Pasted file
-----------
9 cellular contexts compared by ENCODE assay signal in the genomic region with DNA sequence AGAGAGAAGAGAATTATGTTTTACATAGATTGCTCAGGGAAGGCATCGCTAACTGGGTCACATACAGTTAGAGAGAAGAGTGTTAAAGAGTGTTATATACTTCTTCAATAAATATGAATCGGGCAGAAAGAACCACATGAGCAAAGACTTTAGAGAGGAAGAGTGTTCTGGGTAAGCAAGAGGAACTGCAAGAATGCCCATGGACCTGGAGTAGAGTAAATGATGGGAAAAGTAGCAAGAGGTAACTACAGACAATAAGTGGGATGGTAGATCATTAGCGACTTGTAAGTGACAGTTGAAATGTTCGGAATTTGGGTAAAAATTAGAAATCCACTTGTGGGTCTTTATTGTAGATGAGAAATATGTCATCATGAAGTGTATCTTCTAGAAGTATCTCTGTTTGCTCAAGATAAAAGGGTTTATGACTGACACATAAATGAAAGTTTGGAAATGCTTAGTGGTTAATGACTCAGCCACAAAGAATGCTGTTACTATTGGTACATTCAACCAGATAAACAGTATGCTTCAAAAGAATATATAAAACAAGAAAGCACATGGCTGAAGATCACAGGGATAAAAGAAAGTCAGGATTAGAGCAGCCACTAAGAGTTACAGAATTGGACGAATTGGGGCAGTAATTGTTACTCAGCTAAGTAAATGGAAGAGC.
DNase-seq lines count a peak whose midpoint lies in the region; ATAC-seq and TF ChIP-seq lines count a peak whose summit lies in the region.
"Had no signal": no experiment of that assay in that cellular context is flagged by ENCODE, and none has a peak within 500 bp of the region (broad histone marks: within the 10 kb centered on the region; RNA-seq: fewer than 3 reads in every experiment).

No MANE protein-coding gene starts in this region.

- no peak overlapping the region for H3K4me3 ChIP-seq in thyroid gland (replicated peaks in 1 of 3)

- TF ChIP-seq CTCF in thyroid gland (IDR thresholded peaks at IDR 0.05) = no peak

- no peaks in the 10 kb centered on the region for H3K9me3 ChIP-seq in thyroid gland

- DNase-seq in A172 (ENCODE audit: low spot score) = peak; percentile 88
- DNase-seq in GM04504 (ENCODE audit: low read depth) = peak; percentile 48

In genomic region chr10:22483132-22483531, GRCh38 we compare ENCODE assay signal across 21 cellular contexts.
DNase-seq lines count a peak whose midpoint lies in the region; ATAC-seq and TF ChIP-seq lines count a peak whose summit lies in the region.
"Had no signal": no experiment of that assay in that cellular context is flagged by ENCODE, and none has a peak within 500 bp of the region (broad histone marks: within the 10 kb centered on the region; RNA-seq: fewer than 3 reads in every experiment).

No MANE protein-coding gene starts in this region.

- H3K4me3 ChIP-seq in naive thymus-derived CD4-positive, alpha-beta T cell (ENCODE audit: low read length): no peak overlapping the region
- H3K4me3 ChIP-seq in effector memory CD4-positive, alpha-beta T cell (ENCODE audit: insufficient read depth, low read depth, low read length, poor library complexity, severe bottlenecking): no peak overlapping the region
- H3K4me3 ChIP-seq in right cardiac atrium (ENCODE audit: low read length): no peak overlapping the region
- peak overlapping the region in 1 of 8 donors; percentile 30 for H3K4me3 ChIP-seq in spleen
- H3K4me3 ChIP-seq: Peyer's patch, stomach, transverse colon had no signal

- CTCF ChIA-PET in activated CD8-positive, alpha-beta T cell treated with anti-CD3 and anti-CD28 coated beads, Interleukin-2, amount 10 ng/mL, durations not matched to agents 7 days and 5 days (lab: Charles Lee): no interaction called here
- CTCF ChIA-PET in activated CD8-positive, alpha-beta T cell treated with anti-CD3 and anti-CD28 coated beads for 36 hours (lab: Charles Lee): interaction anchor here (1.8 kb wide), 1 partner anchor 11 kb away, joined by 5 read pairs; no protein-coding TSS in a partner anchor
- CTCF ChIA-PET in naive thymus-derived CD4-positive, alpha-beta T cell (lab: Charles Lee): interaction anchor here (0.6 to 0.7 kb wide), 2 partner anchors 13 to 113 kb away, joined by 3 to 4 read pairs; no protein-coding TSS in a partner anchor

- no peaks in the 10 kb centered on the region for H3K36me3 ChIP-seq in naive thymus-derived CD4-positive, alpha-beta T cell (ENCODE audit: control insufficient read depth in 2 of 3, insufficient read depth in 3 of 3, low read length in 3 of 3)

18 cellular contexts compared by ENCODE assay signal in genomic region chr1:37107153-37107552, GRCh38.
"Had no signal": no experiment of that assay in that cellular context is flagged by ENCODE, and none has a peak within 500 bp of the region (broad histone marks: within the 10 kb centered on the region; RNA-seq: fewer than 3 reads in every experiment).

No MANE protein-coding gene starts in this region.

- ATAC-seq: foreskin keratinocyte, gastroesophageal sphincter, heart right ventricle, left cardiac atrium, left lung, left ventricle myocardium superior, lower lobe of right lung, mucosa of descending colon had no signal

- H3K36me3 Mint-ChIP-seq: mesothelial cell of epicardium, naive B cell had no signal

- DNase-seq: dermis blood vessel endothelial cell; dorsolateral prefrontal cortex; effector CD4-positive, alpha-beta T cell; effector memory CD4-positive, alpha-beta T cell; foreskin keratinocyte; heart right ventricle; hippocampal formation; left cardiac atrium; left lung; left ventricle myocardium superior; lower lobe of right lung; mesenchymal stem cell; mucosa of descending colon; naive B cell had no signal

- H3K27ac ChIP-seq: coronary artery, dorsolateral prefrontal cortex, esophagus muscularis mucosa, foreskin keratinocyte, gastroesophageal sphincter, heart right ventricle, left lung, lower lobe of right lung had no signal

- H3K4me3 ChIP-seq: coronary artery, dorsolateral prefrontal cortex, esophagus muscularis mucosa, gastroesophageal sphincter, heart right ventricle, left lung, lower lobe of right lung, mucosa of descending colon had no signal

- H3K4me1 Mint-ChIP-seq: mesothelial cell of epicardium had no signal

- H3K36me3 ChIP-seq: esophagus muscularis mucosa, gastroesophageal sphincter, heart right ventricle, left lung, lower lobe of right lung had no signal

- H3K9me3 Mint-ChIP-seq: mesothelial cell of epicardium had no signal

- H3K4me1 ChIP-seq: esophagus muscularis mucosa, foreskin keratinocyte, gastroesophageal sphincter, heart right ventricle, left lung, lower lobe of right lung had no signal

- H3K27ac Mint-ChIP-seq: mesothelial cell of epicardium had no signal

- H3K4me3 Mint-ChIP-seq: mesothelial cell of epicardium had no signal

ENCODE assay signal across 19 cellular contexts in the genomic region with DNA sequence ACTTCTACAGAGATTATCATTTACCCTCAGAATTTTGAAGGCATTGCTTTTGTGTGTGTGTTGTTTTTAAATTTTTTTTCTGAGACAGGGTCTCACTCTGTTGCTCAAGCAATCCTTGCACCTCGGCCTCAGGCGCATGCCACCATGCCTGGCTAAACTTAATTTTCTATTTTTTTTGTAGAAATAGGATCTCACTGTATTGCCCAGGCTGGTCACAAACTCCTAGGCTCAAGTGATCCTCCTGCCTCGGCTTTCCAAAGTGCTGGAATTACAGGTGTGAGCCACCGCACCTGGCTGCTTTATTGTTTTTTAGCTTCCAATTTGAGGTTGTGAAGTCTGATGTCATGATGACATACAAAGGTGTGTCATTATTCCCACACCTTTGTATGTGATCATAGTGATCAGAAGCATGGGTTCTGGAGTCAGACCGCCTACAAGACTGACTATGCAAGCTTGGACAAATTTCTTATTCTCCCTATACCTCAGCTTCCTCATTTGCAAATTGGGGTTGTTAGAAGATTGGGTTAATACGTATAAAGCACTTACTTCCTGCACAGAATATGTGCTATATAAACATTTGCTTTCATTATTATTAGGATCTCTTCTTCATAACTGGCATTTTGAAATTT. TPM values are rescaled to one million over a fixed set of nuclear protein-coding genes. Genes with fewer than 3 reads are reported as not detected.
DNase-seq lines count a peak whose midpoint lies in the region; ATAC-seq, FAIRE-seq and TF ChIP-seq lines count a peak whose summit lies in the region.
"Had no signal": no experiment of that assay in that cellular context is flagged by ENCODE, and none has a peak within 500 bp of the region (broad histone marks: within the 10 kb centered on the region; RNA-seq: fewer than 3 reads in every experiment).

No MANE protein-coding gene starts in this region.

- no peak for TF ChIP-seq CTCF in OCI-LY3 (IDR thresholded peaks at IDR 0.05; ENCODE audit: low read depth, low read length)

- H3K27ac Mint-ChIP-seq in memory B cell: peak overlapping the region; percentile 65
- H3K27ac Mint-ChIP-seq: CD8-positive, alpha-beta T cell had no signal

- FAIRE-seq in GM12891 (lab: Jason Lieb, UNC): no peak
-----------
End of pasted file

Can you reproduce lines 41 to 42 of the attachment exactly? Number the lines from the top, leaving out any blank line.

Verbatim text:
- no peak for TF ChIP-seq CTCF in OCI-LY3 (IDR thresholded peaks at IDR 0.05; ENCODE audit: low read depth, low read length)

- H3K27ac Mint-ChIP-seq in memory B cell: peak overlapping the region; percentile 65